Christmas Mass celebrated at Oxbow Jail

Friday, Dec. 28, 2018
Christmas Mass celebrated at Oxbow Jail Photo 1 of 2
During the Christmas Mass celebrated Dec. 21 at the Salt Lake County Oxbow Jail, Fr. Eleazar Silva told inmates in his homily that even as a tiny baby the Christ Child has the power to understand them and to save them.
By Linda Petersen
Intermountain Catholic

WEST VALLEY CITY—There may not have been a lot of seasonal joy at the Salt Lake County Oxbow Jail this Christmas, but for some inmates for an hour or so Dec. 21 there was an opportunity to feel a little of the peace the holidays are supposed to bring.

That day Fr. Eleazar Silva, pastor of Sacred Heart Parish, celebrated the liturgy of the Solemnity of the Nativity of the Lord; concelebrants were Fr. Francisco Pires, pastor of Sts. Peter and Paul Parish, and Fr. Sam Dinsdale, pastor of Blessed Sacrament Parish. Assisting was Deacon Joaquin Mixco.

The priests also offered the Sacrament of Reconciliation before Mass.

In his homily, Fr. Silva told the story of his godson Julian, 4, who was unimpressed by the figure of the infant Jesus when they visited the Nativity at the cathedral in Mexico.

“‘He was too little,’ he told me,’” Fr. Silva recounted, and went on to say that Christ did not come as a great and powerful leader as the Jews expected. Instead, Jesus came as a tiny baby in a manger, and went on to live the life of a poor man.

As such, the Savior can understand people when they themselves feel little, he said.

“When we look at ourselves and we look at how we do things and how we make mistakes, we realize that we don’t have all the answers, that we try and many times … we fail; we feel little,” Fr. Silva said. “This very cruel society we live in – when you make a mistake they push you aside and they never let you come back. … You feel little. You feel little when you realize what you have done damages your family and harms your loved ones.  

“Deep inside, we all feel little,” he continued. “When we find that out and we find also baby Jesus in the manger, being so little we discover that we’re not lonely anymore, that we’re not forgotten by God, that God understands the fact that we’re not great, that we don’t have all the answers, that we make mistakes, that we have gone astray. … He makes himself very, very, very little to be with us.”

“This is what the mystery of Christmas is all about, that God becomes a human being,” Fr. Silva said, “but he doesn’t become a king like Herod or an emperor like Caesar. He becomes a baby.”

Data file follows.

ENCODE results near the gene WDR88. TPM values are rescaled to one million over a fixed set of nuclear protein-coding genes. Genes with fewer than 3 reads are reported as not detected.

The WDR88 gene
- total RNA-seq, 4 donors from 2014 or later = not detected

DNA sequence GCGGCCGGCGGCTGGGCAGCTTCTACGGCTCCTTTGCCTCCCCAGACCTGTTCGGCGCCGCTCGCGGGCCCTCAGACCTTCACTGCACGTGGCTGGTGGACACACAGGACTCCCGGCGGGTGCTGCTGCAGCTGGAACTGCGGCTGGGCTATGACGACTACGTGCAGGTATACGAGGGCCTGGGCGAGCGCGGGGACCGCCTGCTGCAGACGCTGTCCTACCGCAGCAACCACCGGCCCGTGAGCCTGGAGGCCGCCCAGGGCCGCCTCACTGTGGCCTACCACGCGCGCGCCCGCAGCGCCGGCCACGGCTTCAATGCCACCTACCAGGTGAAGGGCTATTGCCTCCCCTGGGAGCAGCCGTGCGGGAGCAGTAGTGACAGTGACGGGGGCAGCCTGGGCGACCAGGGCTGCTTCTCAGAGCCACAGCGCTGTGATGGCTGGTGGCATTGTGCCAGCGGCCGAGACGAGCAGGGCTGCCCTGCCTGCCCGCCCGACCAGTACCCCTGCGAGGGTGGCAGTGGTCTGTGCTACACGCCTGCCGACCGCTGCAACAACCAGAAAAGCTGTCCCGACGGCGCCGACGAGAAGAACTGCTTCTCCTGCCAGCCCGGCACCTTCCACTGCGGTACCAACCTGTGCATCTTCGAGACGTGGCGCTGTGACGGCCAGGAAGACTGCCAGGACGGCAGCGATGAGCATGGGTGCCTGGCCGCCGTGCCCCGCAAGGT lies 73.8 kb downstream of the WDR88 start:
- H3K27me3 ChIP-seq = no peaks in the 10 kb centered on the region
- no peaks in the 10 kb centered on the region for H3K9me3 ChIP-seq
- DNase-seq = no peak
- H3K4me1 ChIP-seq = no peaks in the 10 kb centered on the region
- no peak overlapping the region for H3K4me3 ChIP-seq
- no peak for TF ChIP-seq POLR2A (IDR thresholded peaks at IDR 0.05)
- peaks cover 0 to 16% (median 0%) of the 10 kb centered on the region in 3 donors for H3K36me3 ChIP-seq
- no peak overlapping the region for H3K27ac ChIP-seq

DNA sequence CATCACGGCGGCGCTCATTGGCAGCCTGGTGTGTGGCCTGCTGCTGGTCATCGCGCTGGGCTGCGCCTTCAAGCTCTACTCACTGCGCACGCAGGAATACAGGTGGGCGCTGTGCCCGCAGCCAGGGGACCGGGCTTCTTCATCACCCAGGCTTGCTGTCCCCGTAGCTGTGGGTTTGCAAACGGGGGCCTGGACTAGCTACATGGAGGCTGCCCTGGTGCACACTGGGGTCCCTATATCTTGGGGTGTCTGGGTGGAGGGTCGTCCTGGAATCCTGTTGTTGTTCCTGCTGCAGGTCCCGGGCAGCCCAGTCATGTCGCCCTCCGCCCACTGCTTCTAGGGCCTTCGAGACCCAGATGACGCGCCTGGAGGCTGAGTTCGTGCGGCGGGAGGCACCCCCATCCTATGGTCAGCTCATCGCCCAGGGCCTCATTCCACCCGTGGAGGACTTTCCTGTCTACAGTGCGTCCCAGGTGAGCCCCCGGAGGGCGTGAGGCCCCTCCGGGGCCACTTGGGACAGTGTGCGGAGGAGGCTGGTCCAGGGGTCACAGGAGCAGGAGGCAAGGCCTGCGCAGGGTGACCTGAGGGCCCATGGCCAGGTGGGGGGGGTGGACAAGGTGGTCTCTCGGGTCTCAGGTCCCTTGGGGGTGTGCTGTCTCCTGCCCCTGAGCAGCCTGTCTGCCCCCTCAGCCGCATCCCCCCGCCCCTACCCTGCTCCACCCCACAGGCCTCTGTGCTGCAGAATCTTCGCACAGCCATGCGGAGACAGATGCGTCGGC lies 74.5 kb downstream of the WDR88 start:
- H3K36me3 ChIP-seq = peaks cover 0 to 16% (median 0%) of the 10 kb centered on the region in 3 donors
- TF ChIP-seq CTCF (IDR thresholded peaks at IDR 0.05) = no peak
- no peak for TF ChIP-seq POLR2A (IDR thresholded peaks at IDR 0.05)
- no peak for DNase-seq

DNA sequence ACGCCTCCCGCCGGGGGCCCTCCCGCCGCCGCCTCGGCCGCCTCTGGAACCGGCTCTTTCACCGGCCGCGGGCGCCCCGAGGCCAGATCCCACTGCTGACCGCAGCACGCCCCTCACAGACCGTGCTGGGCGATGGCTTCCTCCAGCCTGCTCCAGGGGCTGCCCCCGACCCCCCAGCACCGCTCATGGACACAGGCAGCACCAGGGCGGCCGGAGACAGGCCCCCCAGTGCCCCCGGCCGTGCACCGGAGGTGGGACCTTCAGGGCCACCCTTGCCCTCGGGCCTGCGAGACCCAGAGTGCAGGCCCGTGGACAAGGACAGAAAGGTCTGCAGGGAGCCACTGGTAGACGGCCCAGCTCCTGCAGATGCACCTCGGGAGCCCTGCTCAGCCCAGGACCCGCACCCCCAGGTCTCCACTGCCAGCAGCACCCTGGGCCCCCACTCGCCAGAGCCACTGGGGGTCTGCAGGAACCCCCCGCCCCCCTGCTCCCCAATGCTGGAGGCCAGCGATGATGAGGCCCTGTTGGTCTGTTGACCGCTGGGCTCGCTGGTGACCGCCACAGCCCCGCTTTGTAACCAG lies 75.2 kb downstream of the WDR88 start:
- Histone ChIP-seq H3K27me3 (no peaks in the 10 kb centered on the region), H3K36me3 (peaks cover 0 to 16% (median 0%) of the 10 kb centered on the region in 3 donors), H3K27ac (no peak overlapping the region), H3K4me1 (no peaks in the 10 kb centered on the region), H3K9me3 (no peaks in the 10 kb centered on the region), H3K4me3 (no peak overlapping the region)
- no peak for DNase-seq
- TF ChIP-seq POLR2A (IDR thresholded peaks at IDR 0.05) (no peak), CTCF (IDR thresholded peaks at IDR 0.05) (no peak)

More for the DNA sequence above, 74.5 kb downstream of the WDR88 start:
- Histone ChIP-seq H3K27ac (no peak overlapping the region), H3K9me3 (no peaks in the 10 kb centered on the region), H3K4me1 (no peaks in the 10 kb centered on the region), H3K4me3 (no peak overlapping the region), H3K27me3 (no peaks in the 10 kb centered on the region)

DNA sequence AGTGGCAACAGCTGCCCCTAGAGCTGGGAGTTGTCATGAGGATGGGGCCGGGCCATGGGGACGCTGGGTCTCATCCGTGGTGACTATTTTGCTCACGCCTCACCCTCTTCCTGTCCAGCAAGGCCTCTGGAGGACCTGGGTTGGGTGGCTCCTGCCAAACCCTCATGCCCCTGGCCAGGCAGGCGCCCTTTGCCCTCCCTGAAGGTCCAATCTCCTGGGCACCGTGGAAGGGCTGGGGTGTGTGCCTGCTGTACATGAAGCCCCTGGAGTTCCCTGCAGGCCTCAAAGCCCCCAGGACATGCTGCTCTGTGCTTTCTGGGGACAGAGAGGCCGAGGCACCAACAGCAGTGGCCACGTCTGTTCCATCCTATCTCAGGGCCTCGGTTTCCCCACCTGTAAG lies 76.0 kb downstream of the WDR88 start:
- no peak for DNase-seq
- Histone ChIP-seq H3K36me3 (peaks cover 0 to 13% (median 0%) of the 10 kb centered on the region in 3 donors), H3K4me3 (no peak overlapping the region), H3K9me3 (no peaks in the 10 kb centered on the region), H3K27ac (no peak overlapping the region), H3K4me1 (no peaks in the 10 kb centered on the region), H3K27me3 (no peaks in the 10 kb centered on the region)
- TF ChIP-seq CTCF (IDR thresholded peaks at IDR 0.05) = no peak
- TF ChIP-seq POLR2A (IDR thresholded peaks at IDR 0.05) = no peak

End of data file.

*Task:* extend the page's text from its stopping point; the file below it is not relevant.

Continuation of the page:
Fr. Silva went on to say that as the Babe of Bethlehem Jesus can understand humankind and save people from their sins.

The inmate congregation at the jail welcomed the chance to attend Mass. David (last name withheld by request), who is awaiting trial, was baptized Catholic but had moved away from the Church. He said he was glad for the opportunity to connect with his roots and to draw closer to God.

Edson Ramirez took advantage of the Sacrament of Reconciliation and was able to receive Communion at the Mass.

“I’m always trying to be connected to a higher spiritual being,” he said. “This is an opportunity to do that and follow my tradition. I have faith that God will help me.

Manuel Leon has been in the jail for 50 days and is looking at the possibility of deportation back to Mexico, but seemed to draw comfort from the Mass.

It wasn’t just Catholics who participated in the Mass. Austin Record and Edgar Vargas, who are not Church members, both said they enjoyed the spirit of the Mass.

“There was a really prayerful, serene feeling,” Record said, while Vargas said it gave him goosebumps.

The Mass was organized by members of the Catholic Diocese of Salt Lake City’s jail ministry. The ministry has almost a dozen members who regularly visit jails and detention centers, where they offer Eucharistic services, prayer and Bible study.

Mass is celebrated when a priest is available.

Ken Harris, a Blessed Sacrament parishioner, has been part of the jail ministry for more than 10 years.

“It’s something that gets into you; you can’t quit,” he said. “These people are so lost, it tears your heart out. They just need help.”

Fabiola Trujillo, a Sts. Peter and Paul parishioner, has been visiting the jail for eight years. She urged fellow Catholics in the diocese to get involved.

“The need is so great,” she said.

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